Following her on Twitter is what solidified our completely one-sided friendship.

When her book, Is Everyone Hanging Out Without Me? (And Other Concerns) came out a few weeks ago, I asked Rob to get it in audio form, because it’s so awesome to hear comedy writers read their own stuff. In the book, she talks about how falling asleep watching Dave Chappelle made her feel like they were friends. Well, that’s what it’s been like the past few weeks; Kelly Kapoor tells us funny stories every night before bed.

The best part is that Rob thinks she’s hilarious too!

His review: Once you factor in her creative talents in authoring & narrating humorous tales, Mindy’s hotness skyrockets through the roof. Gorgeous and brilliantly witty. She is the second smartest & hottest & funniest girl next to Kari.


So when I found out she was going to be signing her book in Seattle, even though I’d already listened to most of it, and even though I can’t remember the last time I paid cover price for a book (sorry, authors), and even though the UW Bookstore required you to buy the book there to have it signed, we happily drove down there and paid $25 for the book and the privilege of saying “You’re my favorite Twitter friend.”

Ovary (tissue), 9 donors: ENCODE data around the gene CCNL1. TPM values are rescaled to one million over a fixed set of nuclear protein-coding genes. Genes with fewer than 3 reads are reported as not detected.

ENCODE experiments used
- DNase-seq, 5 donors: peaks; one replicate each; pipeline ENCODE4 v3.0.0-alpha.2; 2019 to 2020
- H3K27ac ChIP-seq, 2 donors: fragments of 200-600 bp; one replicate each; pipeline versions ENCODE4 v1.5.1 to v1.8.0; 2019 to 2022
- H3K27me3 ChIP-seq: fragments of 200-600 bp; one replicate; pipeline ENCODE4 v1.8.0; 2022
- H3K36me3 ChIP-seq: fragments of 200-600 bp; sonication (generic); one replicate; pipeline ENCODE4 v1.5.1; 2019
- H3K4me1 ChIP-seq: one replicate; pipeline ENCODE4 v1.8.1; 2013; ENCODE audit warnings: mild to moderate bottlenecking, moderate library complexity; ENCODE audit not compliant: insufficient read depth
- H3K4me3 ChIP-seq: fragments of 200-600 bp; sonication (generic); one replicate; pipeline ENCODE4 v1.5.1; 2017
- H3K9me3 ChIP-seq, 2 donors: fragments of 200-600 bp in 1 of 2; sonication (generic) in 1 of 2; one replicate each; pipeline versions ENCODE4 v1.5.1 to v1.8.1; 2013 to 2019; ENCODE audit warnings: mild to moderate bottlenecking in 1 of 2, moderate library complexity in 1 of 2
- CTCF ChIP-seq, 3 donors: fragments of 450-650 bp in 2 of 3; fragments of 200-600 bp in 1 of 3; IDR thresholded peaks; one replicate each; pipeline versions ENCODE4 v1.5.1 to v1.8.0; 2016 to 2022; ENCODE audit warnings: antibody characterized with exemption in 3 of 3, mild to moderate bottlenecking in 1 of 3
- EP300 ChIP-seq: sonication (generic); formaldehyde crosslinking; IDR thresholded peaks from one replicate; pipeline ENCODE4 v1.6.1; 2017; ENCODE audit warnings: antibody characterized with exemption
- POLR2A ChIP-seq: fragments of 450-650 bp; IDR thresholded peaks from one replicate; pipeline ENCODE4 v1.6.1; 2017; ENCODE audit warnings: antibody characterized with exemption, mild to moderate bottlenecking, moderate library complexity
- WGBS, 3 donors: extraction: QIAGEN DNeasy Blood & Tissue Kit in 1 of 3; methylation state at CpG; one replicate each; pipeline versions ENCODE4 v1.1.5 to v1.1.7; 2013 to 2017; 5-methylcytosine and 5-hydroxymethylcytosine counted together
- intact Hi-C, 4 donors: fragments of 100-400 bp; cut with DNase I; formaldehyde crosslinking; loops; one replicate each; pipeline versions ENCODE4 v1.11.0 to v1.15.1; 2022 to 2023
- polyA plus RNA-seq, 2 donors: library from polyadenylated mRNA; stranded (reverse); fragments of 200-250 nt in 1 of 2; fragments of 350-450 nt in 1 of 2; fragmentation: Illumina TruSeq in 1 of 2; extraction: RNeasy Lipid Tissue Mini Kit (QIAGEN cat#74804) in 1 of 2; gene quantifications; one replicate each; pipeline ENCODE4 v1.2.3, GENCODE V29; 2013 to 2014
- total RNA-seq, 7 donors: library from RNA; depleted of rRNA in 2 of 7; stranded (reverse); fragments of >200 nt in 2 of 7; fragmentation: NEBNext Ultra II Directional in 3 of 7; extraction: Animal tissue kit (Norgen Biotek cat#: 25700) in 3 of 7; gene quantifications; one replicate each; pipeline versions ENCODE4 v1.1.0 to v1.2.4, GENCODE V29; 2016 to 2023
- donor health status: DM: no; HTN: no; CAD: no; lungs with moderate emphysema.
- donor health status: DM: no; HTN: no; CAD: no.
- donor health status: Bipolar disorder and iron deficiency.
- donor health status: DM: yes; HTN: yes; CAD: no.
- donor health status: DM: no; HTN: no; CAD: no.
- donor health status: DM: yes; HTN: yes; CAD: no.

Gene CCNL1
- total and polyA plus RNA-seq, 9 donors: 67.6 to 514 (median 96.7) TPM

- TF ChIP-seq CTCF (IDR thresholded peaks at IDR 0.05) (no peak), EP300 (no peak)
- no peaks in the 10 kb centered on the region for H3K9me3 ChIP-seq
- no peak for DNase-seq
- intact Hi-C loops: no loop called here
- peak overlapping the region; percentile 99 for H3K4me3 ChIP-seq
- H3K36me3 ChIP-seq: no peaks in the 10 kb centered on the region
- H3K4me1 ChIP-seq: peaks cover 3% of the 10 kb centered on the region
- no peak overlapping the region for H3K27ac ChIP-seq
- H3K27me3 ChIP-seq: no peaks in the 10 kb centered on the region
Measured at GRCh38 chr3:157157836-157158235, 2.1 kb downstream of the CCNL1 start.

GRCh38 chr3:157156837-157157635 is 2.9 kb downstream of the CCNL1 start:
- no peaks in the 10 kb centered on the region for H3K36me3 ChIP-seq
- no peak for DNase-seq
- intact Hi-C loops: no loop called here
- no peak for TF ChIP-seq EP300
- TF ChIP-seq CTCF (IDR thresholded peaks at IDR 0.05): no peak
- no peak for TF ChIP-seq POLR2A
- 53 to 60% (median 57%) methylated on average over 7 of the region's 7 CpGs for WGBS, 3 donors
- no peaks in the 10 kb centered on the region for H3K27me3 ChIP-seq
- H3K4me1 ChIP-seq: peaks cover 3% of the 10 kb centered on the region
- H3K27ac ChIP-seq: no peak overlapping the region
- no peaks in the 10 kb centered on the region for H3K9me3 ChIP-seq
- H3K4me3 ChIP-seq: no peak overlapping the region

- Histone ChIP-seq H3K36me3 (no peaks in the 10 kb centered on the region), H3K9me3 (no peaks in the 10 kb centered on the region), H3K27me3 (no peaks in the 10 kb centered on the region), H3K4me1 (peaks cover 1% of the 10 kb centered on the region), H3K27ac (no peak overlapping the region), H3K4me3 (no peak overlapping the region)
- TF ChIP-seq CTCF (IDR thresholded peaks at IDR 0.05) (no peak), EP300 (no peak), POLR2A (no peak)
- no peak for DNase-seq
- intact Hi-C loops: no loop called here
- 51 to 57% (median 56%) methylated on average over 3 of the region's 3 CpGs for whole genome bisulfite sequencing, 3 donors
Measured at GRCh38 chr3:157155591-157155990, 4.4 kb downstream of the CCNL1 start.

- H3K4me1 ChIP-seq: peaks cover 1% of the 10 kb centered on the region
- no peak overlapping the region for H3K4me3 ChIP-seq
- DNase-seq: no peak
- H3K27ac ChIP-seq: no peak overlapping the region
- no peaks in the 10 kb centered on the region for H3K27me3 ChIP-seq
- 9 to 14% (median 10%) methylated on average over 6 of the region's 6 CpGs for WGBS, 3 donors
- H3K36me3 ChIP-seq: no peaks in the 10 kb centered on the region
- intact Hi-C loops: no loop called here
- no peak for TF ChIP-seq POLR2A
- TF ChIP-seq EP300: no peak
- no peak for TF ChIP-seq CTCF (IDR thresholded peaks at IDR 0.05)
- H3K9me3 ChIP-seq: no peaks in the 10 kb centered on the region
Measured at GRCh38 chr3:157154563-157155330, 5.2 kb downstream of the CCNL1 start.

Know what else is cool? And I can say this with some authority since I grew up in Los Angeles and have seen my fair share of celebrities close up. Mindy Kaling is considered more of a “real person” than a “model/actress” type (which she notes in the chapter where she describes having to audition for, and be turned down for, the character of “Mindy” in a pilot she wrote!). And yet, compared to all of us schlubby Pacific Northwesterners, she looked famous. Glamorous and put together. And was so gracious.